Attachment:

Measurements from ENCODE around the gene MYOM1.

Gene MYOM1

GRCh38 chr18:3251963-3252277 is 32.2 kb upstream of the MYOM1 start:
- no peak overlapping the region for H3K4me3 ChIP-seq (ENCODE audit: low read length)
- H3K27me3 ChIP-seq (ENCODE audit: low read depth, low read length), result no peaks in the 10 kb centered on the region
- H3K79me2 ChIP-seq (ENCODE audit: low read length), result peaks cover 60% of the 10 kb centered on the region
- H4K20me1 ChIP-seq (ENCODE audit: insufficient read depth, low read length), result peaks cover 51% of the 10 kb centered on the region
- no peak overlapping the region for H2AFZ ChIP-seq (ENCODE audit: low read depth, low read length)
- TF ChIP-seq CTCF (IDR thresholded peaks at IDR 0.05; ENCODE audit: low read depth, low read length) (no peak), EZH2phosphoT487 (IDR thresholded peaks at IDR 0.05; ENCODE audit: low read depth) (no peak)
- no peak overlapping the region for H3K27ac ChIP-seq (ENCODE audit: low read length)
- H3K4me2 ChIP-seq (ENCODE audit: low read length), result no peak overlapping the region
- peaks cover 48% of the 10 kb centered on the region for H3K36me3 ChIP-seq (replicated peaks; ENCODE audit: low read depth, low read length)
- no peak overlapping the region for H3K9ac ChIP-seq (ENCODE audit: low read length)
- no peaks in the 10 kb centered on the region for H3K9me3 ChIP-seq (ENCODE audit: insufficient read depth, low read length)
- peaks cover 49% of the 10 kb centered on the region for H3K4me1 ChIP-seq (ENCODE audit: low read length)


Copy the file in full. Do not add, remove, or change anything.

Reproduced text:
Measurements from ENCODE around the gene MYOM1.

Gene MYOM1

GRCh38 chr18:3251963-3252277 is 32.2 kb upstream of the MYOM1 start:
- no peak overlapping the region for H3K4me3 ChIP-seq (ENCODE audit: low read length)
- H3K27me3 ChIP-seq (ENCODE audit: low read depth, low read length), result no peaks in the 10 kb centered on the region
- H3K79me2 ChIP-seq (ENCODE audit: low read length), result peaks cover 60% of the 10 kb centered on the region
- H4K20me1 ChIP-seq (ENCODE audit: insufficient read depth, low read length), result peaks cover 51% of the 10 kb centered on the region
- no peak overlapping the region for H2AFZ ChIP-seq (ENCODE audit: low read depth, low read length)
- TF ChIP-seq CTCF (IDR thresholded peaks at IDR 0.05; ENCODE audit: low read depth, low read length) (no peak), EZH2phosphoT487 (IDR thresholded peaks at IDR 0.05; ENCODE audit: low read depth) (no peak)
- no peak overlapping the region for H3K27ac ChIP-seq (ENCODE audit: low read length)
- H3K4me2 ChIP-seq (ENCODE audit: low read length), result no peak overlapping the region
- peaks cover 48% of the 10 kb centered on the region for H3K36me3 ChIP-seq (replicated peaks; ENCODE audit: low read depth, low read length)
- no peak overlapping the region for H3K9ac ChIP-seq (ENCODE audit: low read length)
- no peaks in the 10 kb centered on the region for H3K9me3 ChIP-seq (ENCODE audit: insufficient read depth, low read length)
- peaks cover 49% of the 10 kb centered on the region for H3K4me1 ChIP-seq (ENCODE audit: low read length)